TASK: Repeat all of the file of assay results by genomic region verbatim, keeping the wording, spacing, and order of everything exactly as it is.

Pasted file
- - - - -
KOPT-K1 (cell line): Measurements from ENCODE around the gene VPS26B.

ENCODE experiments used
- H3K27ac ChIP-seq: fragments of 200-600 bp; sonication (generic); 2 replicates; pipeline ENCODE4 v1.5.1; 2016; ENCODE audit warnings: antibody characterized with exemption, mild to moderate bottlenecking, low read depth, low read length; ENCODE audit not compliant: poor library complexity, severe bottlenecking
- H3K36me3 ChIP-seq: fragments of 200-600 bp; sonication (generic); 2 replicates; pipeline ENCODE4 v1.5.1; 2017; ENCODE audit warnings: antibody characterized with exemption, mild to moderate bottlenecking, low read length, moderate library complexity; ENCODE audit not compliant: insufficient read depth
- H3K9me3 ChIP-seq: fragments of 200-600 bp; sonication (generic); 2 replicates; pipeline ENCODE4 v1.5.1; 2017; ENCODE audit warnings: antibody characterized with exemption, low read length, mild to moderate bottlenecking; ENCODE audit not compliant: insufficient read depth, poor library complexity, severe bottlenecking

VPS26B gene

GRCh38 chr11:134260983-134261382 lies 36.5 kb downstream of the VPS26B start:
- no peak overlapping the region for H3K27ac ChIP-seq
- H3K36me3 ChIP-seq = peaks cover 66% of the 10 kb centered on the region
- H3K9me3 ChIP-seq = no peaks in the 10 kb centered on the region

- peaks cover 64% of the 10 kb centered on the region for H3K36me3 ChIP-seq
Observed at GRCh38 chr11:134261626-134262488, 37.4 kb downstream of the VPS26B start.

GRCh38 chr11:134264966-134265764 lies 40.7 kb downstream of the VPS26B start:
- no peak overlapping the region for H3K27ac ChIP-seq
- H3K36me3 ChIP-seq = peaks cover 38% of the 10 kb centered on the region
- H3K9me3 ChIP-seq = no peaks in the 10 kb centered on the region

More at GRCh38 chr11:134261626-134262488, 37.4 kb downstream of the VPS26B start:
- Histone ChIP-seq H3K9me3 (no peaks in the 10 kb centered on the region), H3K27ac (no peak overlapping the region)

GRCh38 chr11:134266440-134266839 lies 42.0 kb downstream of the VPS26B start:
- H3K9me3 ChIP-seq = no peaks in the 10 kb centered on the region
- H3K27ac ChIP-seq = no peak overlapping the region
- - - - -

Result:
KOPT-K1 (cell line): Measurements from ENCODE around the gene VPS26B.

ENCODE experiments used
- H3K27ac ChIP-seq: fragments of 200-600 bp; sonication (generic); 2 replicates; pipeline ENCODE4 v1.5.1; 2016; ENCODE audit warnings: antibody characterized with exemption, mild to moderate bottlenecking, low read depth, low read length; ENCODE audit not compliant: poor library complexity, severe bottlenecking
- H3K36me3 ChIP-seq: fragments of 200-600 bp; sonication (generic); 2 replicates; pipeline ENCODE4 v1.5.1; 2017; ENCODE audit warnings: antibody characterized with exemption, mild to moderate bottlenecking, low read length, moderate library complexity; ENCODE audit not compliant: insufficient read depth
- H3K9me3 ChIP-seq: fragments of 200-600 bp; sonication (generic); 2 replicates; pipeline ENCODE4 v1.5.1; 2017; ENCODE audit warnings: antibody characterized with exemption, low read length, mild to moderate bottlenecking; ENCODE audit not compliant: insufficient read depth, poor library complexity, severe bottlenecking

VPS26B gene

GRCh38 chr11:134260983-134261382 lies 36.5 kb downstream of the VPS26B start:
- no peak overlapping the region for H3K27ac ChIP-seq
- H3K36me3 ChIP-seq = peaks cover 66% of the 10 kb centered on the region
- H3K9me3 ChIP-seq = no peaks in the 10 kb centered on the region

- peaks cover 64% of the 10 kb centered on the region for H3K36me3 ChIP-seq
Observed at GRCh38 chr11:134261626-134262488, 37.4 kb downstream of the VPS26B start.

GRCh38 chr11:134264966-134265764 lies 40.7 kb downstream of the VPS26B start:
- no peak overlapping the region for H3K27ac ChIP-seq
- H3K36me3 ChIP-seq = peaks cover 38% of the 10 kb centered on the region
- H3K9me3 ChIP-seq = no peaks in the 10 kb centered on the region

More at GRCh38 chr11:134261626-134262488, 37.4 kb downstream of the VPS26B start:
- Histone ChIP-seq H3K9me3 (no peaks in the 10 kb centered on the region), H3K27ac (no peak overlapping the region)

GRCh38 chr11:134266440-134266839 lies 42.0 kb downstream of the VPS26B start:
- H3K9me3 ChIP-seq = no peaks in the 10 kb centered on the region
- H3K27ac ChIP-seq = no peak overlapping the region